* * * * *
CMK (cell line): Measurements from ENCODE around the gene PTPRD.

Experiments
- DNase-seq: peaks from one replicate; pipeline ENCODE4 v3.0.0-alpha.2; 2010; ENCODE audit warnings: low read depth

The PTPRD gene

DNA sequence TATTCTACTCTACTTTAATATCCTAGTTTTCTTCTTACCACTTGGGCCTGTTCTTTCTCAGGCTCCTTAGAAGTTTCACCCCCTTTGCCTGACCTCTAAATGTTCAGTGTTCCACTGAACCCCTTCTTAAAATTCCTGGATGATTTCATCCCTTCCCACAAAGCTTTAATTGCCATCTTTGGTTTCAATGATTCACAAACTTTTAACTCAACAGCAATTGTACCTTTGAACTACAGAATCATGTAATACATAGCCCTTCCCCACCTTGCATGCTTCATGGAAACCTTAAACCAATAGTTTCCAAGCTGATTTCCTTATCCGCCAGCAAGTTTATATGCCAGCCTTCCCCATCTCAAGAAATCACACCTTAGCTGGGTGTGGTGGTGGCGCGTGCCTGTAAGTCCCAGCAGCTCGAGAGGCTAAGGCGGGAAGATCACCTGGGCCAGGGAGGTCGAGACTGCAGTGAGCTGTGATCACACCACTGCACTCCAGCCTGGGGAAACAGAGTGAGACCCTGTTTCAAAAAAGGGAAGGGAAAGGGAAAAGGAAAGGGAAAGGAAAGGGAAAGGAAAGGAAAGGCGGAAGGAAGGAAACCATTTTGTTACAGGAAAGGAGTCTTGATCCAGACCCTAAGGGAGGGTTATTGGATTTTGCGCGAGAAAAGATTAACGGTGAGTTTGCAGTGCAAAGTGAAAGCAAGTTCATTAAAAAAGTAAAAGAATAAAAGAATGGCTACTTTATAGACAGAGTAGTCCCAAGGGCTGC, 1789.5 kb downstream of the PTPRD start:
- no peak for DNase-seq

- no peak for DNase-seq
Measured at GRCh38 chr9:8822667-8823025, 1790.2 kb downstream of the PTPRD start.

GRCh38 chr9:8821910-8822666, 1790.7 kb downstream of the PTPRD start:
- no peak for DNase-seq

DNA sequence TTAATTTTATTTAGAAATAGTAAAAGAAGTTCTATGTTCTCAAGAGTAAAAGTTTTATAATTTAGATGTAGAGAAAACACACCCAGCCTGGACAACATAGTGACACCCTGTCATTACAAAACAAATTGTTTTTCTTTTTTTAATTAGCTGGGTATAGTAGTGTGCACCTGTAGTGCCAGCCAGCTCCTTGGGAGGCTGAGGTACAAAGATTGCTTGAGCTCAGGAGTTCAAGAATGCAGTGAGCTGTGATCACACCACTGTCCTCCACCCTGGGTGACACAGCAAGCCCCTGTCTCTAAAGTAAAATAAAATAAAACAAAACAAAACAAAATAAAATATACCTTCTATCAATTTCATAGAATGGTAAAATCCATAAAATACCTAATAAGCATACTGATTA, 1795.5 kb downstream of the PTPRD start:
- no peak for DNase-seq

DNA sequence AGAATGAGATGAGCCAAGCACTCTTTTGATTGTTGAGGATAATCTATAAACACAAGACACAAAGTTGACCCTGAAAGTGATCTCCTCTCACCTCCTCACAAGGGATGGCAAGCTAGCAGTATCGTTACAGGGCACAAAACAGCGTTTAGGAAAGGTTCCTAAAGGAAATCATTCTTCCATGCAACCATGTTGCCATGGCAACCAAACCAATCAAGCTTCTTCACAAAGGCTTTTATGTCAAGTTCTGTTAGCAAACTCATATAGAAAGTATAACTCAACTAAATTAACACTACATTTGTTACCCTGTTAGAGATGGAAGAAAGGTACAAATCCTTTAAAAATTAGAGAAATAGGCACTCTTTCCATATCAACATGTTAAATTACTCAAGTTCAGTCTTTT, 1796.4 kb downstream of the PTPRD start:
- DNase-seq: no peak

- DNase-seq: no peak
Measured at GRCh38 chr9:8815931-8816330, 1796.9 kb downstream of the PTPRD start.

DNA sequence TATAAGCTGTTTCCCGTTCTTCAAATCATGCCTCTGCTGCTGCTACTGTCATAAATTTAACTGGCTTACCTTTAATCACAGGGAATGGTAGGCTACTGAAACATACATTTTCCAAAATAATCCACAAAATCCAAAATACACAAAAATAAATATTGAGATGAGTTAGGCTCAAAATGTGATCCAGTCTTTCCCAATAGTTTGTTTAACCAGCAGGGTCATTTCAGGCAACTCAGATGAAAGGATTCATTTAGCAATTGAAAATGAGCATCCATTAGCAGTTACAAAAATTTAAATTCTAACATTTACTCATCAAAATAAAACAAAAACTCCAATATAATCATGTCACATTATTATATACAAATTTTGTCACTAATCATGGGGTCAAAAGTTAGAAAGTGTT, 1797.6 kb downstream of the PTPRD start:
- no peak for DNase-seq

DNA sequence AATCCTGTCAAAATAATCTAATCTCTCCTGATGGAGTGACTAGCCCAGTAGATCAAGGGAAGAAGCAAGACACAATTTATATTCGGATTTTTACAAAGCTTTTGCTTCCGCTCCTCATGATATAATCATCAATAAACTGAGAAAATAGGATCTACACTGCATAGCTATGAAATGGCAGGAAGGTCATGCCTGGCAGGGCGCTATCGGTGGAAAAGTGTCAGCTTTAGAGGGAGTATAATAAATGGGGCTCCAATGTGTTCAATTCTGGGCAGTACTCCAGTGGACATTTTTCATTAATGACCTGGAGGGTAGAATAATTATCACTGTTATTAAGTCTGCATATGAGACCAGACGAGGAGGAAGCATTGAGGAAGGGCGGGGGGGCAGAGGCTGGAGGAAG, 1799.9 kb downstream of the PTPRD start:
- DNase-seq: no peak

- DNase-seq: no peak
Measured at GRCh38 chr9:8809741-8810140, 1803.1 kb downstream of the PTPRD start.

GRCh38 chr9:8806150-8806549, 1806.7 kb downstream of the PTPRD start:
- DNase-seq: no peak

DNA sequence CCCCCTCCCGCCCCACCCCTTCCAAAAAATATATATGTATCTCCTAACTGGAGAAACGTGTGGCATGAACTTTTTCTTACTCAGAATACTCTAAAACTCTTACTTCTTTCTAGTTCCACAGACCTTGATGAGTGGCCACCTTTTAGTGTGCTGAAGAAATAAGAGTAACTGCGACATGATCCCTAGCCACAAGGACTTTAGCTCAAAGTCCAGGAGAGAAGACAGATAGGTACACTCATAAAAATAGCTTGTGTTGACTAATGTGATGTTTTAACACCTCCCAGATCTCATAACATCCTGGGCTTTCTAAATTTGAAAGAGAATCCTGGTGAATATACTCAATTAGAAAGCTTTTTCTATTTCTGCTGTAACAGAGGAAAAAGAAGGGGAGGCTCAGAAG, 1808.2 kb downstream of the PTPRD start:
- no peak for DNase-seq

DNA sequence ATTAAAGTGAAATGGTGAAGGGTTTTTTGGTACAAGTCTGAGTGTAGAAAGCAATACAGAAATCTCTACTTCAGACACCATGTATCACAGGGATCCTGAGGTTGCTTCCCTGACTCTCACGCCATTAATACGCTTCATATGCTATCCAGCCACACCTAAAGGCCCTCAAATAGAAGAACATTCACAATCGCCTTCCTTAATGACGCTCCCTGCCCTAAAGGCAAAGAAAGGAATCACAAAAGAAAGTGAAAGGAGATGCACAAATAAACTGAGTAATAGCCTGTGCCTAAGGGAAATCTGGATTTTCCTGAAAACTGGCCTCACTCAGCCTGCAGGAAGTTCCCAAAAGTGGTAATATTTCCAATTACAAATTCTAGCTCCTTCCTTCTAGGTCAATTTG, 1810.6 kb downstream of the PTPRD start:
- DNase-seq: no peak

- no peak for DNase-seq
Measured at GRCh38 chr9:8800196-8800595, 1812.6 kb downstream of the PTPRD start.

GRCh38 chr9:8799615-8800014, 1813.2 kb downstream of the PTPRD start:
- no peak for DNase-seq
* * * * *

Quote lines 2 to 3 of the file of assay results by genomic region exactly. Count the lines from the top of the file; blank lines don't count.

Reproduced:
Experiments
- DNase-seq: peaks from one replicate; pipeline ENCODE4 v3.0.0-alpha.2; 2010; ENCODE audit warnings: low read depth